A default judgment is where a plaintiff is automatically given the relief requested when a defendant fails to respond/answer in a timely manner. There are two types of default in Missouri: (1) an interlocutory order of default and a (2) default judgment. With an interlocutory order of default, there is a finding of liability, but not damages. The assessment of damages comes at a later date after the plaintiff presents evidence as to damages. An interlocutory order of default is often requested when there are multiple defendants and only one of them is in default. A default judgment, on the other hand, assesses both liability and damages.
After a default judgment is entered, is it the end of the road for the defendant? Not necessarily. The defendant may file a motion to set aside a default judgment. Such a motion is within the discretion of the trial court, but the trial court has broader discretion to grant a motion to set aside than it does to deny it. In order to set aside, a party must file an independent motion which asserts sufficient facts which constitutes both a meritorious defense and good cause for default. The Motion must be made within a reasonable time not to exceed one (1) year. Missouri Supreme Court rule further states that “good cause” includes a mistake that is not intentionally or recklessly designed to impede the judicial process.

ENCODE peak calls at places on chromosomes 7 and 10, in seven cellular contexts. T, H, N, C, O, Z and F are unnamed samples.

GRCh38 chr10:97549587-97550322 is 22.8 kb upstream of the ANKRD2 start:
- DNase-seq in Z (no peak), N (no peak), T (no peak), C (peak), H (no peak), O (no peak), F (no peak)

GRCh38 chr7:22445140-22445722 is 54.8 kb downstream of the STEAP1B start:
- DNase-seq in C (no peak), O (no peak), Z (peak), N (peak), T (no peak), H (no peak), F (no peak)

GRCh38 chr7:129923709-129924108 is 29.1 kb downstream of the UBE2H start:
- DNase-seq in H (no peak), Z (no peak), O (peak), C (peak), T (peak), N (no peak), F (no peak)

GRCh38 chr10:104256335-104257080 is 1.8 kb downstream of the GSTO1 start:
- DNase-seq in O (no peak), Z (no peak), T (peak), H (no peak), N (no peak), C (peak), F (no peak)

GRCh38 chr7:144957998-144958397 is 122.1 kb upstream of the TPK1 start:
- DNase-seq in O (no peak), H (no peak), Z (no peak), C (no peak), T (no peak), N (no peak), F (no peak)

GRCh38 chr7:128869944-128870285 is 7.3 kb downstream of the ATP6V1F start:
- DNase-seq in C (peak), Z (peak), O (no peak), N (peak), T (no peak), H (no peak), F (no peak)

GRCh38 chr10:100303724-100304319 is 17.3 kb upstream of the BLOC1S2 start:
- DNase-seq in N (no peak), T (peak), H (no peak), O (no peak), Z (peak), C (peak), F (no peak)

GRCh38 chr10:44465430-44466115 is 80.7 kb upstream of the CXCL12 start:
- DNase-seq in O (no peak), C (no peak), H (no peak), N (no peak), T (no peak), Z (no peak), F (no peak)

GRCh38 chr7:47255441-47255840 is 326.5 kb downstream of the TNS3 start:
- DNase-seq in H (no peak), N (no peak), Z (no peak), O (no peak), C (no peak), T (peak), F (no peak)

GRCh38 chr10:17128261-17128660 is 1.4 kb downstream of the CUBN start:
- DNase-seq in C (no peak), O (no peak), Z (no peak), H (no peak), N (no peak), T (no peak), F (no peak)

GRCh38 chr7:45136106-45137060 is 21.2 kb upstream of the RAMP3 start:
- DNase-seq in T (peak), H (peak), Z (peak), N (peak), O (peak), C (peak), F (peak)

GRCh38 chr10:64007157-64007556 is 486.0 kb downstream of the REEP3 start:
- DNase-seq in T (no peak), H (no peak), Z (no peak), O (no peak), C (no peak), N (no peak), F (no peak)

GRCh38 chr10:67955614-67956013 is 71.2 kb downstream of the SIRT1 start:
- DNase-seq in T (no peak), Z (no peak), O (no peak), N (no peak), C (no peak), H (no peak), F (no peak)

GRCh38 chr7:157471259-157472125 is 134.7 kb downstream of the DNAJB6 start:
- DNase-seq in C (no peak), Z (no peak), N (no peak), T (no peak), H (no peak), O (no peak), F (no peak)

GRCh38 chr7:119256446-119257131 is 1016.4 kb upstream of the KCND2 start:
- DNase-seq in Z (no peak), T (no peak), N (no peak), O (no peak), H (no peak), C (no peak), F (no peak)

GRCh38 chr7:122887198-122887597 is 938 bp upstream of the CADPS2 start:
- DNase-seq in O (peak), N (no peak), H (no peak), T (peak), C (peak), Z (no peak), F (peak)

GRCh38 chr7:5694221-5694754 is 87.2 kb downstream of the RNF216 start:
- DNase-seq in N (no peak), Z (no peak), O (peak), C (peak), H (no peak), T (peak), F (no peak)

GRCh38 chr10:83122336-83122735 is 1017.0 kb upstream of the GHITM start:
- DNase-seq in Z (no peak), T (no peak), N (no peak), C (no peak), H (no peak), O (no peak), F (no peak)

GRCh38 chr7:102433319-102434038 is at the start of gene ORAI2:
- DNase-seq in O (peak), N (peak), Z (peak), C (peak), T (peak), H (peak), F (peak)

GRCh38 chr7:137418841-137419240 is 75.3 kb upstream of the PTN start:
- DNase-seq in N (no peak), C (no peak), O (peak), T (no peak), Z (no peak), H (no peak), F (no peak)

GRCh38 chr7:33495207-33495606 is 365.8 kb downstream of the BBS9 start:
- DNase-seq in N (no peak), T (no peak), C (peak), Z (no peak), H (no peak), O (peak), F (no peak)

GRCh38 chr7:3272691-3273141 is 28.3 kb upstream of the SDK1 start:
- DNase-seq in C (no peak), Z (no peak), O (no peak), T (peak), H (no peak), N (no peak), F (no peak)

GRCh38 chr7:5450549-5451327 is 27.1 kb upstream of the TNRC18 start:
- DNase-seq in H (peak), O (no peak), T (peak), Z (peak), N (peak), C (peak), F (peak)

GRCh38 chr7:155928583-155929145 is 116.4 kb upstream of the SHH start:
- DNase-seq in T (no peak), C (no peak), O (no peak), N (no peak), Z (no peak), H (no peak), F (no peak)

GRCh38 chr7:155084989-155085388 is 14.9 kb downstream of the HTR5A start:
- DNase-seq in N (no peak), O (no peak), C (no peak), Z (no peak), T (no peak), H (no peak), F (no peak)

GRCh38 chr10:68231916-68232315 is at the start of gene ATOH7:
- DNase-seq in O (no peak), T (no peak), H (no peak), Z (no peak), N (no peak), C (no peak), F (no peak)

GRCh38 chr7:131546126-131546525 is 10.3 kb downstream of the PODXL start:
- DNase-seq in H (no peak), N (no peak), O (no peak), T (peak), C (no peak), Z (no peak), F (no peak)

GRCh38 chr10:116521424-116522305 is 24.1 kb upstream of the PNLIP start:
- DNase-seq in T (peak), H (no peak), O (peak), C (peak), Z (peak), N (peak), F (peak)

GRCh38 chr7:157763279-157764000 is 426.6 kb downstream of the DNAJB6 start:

While experience suggests that motions to set aside a default are liberally granted, the Court does have discretion to grant reasonable attorney fees and costs to the party who requested and received the default.
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